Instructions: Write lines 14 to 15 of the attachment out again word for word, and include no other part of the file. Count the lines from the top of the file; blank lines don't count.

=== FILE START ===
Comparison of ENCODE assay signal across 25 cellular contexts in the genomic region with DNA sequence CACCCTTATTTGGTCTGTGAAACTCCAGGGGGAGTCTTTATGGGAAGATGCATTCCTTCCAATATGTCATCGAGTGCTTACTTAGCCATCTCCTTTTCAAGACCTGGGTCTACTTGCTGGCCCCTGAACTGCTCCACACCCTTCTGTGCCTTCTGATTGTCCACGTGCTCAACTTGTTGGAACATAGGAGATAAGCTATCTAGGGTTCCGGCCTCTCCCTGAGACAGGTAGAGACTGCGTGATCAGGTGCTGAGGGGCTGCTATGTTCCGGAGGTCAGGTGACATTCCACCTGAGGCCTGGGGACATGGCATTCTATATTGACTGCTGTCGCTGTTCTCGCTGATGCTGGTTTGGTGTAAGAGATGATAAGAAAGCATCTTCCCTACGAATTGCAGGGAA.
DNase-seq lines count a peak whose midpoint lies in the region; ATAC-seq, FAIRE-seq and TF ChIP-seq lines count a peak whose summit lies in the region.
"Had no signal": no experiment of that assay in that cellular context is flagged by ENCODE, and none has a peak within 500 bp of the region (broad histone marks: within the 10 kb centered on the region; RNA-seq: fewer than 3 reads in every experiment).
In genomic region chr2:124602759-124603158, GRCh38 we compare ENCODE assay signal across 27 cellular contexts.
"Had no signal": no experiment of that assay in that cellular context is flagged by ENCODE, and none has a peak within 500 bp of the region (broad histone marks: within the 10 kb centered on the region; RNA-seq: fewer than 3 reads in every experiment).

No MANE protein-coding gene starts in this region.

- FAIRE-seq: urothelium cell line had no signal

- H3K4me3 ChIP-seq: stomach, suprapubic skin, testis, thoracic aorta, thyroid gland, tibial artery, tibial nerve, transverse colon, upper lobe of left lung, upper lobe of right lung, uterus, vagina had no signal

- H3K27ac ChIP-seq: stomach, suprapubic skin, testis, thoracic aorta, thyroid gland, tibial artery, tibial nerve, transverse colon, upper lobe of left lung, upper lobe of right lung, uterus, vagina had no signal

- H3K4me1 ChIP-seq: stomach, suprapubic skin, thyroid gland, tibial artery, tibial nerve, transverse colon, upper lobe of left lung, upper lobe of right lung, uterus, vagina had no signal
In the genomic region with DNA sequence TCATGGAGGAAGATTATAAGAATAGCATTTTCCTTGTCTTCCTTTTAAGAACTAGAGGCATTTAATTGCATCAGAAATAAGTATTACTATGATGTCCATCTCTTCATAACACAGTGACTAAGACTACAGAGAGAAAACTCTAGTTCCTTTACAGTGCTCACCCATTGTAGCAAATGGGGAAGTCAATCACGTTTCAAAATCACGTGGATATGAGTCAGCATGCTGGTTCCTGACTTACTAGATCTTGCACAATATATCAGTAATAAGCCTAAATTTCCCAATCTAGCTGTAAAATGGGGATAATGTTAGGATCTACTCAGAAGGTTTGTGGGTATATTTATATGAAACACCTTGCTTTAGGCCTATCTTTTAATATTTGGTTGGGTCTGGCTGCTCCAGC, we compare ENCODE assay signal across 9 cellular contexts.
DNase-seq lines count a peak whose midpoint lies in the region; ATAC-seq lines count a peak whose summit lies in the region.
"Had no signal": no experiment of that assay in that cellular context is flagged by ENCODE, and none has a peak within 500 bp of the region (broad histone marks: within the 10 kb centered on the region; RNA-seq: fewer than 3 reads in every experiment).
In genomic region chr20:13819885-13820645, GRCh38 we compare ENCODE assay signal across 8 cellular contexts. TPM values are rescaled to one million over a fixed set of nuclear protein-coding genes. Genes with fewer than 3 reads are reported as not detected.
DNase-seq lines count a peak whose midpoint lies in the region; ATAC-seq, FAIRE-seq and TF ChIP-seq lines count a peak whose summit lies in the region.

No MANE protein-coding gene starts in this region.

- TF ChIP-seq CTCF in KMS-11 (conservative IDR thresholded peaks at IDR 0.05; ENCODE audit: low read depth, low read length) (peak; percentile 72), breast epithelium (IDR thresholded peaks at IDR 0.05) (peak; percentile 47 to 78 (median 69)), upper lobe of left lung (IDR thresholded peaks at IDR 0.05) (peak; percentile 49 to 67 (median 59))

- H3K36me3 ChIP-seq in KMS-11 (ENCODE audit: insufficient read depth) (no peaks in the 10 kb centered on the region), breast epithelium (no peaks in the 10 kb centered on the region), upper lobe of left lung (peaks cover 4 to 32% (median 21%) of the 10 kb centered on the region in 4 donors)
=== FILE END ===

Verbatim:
In genomic region chr20:13819885-13820645, GRCh38 we compare ENCODE assay signal across 8 cellular contexts. TPM values are rescaled to one million over a fixed set of nuclear protein-coding genes. Genes with fewer than 3 reads are reported as not detected.
DNase-seq lines count a peak whose midpoint lies in the region; ATAC-seq, FAIRE-seq and TF ChIP-seq lines count a peak whose summit lies in the region.